We ventured into sheep in 2004 attracted by the prospect of meat and wool. Our first sheep were crosses of Suffolk, North Country Cheviot and Merino. Our land is poor and the large sheep required a great deal of supplementation. In 2010, we moved to Shetland sheep feeling their small size and ability to graze marginal land was better suited to our farm. Being used to the heavy, docile, commercial-type sheep, we had a hard time adapting to the flighty, more instinctive behavior of Shetlands. They were too small to be truly dual purpose.
The Perfect Homestead Sheep
We added a trio of FBA registered Finnsheep to the farm in 2014 and can’t imagine our farm without them. What makes them ideal for the small farm/homestead?
- Friendly, docile dispositions. Even the rams are easy to handle.
- They lamb in litters so a fewer ewes need to be kept
- Fast growing lambs
- Because of their gentle nature, they are easy for the shepherd/shepherdess to shear without the need for expensive equipment.
- The fleece is low grease making it more pleasant to handle and process.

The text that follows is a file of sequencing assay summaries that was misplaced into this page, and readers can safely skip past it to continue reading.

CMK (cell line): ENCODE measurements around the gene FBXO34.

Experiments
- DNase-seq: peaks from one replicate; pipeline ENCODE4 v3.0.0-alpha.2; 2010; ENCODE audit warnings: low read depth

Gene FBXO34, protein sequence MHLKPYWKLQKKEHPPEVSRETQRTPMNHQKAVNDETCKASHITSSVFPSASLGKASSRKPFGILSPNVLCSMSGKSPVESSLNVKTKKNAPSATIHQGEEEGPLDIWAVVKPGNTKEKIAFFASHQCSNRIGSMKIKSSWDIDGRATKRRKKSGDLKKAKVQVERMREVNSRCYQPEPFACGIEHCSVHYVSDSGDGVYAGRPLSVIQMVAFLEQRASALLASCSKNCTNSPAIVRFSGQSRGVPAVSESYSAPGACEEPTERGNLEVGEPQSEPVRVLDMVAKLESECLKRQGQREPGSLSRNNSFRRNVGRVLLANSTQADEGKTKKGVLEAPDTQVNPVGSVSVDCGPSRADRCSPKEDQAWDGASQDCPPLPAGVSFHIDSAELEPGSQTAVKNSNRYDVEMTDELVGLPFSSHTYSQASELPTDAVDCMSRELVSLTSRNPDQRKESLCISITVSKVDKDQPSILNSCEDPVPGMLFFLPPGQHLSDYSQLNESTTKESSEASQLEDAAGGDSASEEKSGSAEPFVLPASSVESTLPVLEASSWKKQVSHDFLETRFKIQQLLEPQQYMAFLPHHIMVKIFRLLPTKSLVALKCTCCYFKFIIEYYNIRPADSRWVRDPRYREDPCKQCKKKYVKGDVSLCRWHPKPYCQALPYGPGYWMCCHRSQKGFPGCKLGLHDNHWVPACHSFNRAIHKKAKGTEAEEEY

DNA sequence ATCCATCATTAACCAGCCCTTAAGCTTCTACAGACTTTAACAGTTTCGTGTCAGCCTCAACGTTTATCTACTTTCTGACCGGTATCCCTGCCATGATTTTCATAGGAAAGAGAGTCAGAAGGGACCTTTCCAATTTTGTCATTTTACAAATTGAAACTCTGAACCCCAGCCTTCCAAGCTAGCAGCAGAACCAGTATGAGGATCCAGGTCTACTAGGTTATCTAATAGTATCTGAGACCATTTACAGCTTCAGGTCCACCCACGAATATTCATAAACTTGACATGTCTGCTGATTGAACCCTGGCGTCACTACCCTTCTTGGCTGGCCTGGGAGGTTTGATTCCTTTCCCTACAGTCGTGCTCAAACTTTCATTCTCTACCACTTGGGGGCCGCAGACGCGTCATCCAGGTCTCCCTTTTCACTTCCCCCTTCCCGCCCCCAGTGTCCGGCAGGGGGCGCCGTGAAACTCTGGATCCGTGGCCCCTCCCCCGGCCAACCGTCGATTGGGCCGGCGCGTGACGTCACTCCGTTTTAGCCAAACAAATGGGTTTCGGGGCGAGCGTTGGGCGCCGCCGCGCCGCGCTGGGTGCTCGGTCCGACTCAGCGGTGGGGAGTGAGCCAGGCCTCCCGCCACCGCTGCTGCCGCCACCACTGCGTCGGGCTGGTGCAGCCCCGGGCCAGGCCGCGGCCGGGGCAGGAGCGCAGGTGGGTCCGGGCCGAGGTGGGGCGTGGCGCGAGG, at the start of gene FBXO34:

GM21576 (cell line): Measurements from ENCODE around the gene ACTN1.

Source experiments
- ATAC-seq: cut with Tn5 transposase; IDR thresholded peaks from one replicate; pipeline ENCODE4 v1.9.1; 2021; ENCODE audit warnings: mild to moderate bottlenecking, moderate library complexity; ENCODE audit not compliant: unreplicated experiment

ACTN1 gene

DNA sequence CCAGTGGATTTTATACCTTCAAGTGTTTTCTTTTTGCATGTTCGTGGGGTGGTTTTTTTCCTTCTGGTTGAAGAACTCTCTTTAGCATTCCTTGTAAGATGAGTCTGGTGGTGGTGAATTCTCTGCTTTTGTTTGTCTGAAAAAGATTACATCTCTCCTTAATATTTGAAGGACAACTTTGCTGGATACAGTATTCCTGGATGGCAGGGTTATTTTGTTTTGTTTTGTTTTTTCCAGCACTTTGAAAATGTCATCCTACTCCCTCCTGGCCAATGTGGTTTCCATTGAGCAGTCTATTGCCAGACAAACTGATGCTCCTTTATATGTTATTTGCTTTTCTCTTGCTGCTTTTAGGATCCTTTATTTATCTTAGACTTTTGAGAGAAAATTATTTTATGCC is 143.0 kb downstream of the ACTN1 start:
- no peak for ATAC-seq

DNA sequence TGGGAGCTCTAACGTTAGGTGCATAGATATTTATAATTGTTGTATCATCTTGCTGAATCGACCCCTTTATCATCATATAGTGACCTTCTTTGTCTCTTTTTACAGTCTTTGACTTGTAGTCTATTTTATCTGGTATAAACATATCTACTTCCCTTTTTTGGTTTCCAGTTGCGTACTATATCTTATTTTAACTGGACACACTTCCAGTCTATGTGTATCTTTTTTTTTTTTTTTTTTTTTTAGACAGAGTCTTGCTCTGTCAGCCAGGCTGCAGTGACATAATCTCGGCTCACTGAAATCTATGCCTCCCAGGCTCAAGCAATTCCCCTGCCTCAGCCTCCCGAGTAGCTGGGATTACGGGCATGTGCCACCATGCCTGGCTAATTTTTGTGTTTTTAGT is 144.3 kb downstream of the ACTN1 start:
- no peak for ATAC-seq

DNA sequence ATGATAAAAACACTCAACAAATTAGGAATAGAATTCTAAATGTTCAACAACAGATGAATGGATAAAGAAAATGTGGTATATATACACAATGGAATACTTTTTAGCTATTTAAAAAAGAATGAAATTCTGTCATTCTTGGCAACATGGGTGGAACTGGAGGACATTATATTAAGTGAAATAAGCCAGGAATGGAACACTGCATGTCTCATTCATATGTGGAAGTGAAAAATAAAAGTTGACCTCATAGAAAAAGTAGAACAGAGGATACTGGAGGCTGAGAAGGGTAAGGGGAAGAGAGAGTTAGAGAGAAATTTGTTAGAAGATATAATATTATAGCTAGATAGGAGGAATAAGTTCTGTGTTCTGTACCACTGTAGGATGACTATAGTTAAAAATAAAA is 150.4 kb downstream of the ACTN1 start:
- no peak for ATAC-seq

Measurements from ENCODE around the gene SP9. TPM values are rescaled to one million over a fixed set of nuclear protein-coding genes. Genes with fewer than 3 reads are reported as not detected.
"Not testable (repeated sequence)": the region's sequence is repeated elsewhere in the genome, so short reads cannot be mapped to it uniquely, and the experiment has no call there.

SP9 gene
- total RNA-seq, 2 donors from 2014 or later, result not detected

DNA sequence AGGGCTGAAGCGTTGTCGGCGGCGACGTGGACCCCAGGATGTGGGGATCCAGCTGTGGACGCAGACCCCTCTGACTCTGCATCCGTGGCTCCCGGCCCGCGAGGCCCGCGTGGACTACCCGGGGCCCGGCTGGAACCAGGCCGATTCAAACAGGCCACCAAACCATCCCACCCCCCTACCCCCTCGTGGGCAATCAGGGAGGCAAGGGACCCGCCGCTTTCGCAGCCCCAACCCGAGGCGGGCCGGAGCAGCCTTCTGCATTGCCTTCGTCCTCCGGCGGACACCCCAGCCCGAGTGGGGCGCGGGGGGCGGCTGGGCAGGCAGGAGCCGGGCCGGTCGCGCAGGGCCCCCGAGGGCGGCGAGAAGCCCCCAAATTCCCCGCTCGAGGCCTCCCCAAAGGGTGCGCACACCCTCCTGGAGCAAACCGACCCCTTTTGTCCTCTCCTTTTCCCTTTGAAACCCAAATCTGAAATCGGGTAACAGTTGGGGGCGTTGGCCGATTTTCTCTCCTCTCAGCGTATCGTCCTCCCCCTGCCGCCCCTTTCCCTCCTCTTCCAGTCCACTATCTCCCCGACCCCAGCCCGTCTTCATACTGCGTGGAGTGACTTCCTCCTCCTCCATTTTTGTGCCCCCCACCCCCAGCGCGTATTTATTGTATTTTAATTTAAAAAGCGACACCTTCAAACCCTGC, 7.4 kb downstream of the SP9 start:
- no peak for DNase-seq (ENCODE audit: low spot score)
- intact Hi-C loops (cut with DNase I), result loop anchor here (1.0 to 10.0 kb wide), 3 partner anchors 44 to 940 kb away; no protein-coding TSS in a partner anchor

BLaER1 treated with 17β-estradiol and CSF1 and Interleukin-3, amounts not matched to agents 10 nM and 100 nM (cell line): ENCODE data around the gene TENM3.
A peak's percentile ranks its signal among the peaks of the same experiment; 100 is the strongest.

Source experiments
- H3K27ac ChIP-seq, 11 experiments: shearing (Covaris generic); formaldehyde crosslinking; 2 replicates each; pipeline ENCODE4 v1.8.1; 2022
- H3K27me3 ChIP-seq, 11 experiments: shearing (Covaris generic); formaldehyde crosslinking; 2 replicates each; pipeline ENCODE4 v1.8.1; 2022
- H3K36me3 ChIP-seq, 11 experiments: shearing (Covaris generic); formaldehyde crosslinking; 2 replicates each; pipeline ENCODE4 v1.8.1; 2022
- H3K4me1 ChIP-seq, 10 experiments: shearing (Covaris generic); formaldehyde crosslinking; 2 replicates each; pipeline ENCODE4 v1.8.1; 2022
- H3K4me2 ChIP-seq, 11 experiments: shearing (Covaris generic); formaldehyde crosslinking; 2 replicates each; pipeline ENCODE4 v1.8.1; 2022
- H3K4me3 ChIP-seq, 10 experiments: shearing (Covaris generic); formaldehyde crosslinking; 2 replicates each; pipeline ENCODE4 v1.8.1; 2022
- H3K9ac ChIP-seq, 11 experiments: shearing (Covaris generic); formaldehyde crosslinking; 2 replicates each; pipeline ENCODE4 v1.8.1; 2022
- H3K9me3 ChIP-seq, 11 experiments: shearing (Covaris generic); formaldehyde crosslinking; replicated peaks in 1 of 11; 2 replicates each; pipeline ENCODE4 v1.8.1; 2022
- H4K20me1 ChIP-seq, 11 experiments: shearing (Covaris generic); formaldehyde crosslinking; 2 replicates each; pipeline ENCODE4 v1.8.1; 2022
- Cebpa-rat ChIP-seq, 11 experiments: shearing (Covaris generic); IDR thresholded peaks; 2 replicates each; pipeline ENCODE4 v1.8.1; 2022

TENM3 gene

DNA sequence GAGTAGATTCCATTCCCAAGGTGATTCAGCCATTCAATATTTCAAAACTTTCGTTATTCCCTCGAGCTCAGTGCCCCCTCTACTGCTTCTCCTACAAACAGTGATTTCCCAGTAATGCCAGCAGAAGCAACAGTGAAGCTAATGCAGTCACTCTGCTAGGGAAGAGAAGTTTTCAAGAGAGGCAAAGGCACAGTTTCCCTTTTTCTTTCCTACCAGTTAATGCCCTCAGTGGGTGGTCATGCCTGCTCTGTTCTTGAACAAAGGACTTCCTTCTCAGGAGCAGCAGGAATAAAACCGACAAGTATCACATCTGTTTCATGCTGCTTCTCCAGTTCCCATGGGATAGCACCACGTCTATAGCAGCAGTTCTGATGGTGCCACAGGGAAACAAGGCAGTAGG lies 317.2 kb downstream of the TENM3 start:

- The semi-lustrous, durable, medium to medium-fine wool is easy to spin or felt.
- They are excellent foragers and do well on pasture and grass hay. Pregnant and lactating ewes must be well supplemented due to the number of young they carry and rear
- Due to their quiet, friendly temperaments, they make ideal fiber pets.
- While not classified as a dairy sheep breed, their ability to support multiple lambs makes them respectable milkers.
- The natural short tails means no tail docking is warranted.
- No horns
- Meat is tender, mild and with a favorable meat to bone ratio.
- Sheep manure is drier and has less odor than poultry, cow or horse. It is excellent for the garden.
- Attractive lawn mowers, assuming your grass isn’t treated or chemically fertilized.
- Our pregnant and lactating ewes and their lambs do well on a sprouted mixture of wheat/barley, sunflower seeds and field peas. The sprouts are economical, digestible and nutritious.